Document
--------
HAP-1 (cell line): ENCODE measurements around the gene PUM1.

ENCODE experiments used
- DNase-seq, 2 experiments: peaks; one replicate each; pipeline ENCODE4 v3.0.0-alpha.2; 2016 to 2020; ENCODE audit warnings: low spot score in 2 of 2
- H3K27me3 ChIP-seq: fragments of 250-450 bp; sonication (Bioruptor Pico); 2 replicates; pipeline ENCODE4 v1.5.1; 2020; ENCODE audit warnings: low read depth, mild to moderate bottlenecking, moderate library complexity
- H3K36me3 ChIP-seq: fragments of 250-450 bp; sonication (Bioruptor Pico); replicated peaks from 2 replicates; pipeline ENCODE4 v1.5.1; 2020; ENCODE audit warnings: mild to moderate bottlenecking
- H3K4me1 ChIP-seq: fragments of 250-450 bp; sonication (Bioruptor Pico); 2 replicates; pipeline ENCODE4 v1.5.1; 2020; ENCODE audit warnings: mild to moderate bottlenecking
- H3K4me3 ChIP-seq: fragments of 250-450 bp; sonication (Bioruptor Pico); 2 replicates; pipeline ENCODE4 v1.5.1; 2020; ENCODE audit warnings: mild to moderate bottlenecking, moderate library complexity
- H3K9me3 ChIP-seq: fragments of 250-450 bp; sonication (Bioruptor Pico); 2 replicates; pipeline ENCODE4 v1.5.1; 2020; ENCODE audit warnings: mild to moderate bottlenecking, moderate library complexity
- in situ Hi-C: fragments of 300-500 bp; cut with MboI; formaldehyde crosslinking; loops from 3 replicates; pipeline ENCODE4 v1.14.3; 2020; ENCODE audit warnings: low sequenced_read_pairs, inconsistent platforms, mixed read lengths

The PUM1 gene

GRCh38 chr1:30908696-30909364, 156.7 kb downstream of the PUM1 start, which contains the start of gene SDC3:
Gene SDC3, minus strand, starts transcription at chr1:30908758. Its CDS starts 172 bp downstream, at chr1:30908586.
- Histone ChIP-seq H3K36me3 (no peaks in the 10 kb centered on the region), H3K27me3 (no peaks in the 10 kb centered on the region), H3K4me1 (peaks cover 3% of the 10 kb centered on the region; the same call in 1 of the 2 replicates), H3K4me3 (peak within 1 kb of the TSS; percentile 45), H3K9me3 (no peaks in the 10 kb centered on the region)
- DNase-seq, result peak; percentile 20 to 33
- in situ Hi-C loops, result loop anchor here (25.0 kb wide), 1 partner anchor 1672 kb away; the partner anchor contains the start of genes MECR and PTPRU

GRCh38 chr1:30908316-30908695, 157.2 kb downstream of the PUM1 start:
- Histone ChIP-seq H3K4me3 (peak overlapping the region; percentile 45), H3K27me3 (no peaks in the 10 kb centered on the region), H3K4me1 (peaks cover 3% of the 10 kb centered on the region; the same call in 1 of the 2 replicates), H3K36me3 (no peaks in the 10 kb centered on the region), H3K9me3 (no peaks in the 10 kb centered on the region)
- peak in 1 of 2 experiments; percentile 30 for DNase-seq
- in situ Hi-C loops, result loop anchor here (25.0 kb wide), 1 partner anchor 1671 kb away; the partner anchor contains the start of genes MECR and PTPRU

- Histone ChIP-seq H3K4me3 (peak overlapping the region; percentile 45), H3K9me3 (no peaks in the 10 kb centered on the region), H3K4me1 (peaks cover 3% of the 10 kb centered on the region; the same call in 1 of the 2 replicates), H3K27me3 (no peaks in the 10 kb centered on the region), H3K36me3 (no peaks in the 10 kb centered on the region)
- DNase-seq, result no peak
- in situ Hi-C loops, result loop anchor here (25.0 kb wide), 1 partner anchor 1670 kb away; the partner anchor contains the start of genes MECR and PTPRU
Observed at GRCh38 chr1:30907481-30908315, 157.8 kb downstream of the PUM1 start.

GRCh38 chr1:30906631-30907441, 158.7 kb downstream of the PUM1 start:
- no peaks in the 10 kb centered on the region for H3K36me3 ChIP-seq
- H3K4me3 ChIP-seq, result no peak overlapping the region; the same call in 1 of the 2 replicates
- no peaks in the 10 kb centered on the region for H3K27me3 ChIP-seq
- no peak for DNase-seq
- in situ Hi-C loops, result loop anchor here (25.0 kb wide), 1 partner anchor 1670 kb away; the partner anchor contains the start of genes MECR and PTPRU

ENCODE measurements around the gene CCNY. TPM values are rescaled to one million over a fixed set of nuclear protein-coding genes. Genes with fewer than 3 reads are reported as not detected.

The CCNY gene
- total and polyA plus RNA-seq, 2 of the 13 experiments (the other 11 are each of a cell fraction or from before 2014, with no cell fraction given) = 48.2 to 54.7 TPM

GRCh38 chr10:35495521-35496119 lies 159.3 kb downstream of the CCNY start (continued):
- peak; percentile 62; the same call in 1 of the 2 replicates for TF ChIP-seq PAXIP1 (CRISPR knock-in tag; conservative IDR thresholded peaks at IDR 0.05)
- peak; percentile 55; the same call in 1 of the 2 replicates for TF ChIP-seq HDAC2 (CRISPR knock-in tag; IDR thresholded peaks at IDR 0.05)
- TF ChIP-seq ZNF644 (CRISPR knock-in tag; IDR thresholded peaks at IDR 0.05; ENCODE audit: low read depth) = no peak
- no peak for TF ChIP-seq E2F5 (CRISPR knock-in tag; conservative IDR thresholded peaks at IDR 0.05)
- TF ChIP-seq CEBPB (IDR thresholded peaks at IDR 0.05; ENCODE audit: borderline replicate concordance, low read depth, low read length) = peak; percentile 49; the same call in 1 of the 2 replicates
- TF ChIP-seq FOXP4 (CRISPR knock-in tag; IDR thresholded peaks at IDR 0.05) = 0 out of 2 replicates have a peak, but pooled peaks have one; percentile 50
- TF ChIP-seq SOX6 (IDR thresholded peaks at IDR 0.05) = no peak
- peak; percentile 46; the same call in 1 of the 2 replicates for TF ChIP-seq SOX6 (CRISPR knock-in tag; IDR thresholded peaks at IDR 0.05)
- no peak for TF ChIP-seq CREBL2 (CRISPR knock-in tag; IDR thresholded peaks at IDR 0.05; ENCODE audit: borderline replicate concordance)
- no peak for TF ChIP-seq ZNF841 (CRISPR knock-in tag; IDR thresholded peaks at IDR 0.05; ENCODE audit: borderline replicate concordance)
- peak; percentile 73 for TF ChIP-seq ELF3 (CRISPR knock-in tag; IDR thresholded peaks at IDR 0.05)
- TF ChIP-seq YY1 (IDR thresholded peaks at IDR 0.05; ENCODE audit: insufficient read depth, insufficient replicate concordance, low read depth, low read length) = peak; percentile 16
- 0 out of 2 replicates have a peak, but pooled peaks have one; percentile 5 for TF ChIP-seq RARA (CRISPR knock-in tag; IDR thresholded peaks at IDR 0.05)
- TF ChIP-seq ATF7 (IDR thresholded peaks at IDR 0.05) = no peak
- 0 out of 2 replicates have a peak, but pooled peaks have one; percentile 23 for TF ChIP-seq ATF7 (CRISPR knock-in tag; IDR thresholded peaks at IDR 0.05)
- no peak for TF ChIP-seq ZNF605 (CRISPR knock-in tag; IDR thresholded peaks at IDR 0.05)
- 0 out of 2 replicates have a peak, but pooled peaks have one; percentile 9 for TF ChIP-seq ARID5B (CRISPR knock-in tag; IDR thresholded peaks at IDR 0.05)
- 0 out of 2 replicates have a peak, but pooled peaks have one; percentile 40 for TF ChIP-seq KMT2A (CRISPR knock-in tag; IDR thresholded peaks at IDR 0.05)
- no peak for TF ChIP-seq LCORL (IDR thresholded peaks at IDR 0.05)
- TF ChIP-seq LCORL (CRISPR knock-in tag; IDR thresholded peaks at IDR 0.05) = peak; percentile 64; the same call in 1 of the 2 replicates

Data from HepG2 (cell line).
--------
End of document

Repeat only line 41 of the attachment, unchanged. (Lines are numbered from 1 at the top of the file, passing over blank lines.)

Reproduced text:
- peak; percentile 46; the same call in 1 of the 2 replicates for TF ChIP-seq SOX6 (CRISPR knock-in tag; IDR thresholded peaks at IDR 0.05)